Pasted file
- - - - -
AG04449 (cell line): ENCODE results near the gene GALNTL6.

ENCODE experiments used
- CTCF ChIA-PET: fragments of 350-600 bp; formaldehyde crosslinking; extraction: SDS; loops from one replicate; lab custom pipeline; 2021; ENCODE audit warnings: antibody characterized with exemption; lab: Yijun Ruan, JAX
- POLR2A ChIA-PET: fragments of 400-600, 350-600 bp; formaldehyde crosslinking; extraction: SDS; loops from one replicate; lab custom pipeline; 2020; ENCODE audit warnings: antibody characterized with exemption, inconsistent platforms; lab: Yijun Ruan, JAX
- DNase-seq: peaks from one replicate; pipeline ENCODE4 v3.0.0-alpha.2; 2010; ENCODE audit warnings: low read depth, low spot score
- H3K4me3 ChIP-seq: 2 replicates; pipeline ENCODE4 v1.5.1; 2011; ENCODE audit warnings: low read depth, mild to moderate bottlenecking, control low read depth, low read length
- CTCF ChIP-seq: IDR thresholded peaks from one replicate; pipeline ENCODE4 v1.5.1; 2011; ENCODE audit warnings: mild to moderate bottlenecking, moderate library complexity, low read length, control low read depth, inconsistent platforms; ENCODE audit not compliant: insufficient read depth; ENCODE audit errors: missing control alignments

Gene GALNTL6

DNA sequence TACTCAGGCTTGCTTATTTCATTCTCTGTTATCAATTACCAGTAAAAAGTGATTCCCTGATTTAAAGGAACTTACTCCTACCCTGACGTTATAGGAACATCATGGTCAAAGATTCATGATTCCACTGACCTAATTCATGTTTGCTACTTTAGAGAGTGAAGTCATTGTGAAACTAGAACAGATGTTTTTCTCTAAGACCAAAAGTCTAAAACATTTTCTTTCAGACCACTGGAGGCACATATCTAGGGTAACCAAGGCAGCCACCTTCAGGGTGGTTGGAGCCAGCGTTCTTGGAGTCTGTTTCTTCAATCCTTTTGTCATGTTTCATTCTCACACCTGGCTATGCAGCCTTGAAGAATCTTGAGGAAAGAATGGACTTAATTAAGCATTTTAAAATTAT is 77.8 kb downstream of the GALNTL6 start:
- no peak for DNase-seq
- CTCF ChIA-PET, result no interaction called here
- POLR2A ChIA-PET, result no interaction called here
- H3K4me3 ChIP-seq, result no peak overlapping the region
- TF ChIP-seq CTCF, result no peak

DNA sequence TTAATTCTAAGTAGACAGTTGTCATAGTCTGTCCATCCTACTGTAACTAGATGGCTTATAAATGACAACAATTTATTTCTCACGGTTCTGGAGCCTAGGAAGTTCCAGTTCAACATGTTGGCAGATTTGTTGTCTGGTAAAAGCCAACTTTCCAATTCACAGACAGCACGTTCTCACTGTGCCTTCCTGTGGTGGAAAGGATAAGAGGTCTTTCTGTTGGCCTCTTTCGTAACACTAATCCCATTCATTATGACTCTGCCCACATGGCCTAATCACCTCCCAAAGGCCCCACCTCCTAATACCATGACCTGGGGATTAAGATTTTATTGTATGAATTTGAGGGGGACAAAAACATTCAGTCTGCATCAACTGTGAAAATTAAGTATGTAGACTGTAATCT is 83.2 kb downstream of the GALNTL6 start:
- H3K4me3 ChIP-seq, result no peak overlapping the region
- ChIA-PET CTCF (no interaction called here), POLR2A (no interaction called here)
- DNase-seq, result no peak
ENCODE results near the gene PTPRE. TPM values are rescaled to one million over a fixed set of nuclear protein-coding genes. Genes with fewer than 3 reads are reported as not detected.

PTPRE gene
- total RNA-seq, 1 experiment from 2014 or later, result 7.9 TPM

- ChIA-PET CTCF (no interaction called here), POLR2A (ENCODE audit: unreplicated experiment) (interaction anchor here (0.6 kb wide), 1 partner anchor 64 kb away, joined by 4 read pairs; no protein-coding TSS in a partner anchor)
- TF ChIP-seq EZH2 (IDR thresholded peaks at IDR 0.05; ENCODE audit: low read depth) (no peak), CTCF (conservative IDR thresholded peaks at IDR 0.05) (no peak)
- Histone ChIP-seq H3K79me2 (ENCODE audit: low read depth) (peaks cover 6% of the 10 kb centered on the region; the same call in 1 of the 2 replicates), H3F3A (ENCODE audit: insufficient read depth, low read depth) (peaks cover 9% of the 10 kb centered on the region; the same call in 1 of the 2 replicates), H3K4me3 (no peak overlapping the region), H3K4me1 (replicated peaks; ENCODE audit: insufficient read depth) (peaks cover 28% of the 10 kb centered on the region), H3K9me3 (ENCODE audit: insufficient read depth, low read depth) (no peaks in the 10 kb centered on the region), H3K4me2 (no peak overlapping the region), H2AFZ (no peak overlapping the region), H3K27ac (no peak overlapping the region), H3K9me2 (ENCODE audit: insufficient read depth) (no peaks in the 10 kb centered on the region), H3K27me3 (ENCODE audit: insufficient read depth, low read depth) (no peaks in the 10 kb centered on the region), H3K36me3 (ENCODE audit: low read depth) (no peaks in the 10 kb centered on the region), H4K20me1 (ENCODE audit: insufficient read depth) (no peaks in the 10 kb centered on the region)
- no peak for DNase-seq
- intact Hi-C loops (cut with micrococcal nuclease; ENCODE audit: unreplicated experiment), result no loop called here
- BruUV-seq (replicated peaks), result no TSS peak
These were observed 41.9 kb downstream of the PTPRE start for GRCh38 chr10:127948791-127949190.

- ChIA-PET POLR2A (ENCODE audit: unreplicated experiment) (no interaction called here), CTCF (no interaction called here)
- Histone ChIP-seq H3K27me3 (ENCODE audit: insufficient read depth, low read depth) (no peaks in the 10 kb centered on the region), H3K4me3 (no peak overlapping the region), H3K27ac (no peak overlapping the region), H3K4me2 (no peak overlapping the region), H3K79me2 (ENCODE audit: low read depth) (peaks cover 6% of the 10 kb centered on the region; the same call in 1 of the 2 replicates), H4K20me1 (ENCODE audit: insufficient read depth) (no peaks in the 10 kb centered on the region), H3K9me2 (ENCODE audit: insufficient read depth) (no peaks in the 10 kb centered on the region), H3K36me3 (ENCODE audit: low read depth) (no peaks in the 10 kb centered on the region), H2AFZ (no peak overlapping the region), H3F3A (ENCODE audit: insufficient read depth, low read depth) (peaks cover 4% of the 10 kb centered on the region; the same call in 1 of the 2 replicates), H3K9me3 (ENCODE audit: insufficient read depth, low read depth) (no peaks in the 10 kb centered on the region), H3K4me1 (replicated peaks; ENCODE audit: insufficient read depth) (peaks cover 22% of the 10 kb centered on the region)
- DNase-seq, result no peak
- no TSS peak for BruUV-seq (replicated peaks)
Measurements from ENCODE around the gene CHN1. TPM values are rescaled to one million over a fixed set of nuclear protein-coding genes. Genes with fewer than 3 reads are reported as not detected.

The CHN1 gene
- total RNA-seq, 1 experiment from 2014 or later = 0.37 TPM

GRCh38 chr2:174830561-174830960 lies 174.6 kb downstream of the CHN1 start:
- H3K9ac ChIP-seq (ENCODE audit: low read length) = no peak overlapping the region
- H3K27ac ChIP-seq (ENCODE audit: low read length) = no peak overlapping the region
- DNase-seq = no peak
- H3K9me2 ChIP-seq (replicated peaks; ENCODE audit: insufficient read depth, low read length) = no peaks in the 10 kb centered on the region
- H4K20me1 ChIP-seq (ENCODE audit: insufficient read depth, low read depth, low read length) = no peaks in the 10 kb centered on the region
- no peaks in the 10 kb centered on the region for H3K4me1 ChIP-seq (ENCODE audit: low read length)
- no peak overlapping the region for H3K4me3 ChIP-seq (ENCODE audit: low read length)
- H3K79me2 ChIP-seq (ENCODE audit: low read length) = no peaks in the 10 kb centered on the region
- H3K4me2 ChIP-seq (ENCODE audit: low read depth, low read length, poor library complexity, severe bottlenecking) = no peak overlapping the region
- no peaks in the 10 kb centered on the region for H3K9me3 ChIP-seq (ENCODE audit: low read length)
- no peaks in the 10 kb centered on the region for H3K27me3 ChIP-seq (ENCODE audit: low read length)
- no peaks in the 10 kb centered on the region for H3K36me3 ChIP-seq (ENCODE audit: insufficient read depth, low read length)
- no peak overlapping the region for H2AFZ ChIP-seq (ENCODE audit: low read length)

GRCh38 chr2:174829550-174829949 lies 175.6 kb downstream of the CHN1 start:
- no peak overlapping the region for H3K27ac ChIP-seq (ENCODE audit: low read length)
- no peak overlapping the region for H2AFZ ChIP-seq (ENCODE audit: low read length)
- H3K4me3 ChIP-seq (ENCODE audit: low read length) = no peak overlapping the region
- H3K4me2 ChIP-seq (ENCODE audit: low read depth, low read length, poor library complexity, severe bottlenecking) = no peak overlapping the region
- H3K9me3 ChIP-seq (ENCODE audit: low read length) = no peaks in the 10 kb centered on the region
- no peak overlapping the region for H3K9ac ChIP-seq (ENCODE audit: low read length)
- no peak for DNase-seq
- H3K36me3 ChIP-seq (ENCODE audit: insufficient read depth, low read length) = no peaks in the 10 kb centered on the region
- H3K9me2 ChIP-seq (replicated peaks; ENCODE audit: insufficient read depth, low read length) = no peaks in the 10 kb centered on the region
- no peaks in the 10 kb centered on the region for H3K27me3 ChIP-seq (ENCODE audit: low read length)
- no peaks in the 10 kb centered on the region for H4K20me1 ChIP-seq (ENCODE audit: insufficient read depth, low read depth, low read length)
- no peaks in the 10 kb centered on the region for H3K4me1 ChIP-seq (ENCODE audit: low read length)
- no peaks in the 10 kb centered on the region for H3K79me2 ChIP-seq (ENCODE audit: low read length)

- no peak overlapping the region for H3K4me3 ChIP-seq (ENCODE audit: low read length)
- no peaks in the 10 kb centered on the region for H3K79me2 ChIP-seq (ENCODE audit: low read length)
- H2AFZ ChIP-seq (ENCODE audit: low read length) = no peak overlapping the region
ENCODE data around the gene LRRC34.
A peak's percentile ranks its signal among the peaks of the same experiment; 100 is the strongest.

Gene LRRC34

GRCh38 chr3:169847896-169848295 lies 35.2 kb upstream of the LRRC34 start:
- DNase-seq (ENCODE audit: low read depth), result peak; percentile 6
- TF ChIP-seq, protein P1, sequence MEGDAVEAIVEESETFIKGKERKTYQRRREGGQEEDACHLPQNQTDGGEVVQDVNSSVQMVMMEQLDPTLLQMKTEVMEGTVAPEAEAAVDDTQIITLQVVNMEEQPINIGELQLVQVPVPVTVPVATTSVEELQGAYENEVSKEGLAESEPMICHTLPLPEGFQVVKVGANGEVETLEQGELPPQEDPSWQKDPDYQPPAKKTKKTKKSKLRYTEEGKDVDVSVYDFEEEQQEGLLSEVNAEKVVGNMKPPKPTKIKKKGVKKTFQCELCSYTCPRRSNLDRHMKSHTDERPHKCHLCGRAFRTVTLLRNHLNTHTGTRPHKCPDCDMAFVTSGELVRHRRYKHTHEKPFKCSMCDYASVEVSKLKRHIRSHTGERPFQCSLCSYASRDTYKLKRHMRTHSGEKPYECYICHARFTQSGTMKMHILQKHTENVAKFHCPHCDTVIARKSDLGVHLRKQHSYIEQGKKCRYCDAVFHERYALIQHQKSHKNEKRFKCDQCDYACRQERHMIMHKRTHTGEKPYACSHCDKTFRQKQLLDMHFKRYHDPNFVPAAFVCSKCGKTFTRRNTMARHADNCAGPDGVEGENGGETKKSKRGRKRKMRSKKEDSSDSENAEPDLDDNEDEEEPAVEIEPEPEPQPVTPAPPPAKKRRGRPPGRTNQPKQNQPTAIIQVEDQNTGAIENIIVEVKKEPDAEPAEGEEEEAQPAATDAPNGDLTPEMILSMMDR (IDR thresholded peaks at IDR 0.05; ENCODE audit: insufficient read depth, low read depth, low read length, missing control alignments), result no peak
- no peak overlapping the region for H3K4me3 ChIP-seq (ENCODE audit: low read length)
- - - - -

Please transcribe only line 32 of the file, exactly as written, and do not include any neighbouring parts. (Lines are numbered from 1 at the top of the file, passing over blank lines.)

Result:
- no TSS peak for BruUV-seq (replicated peaks)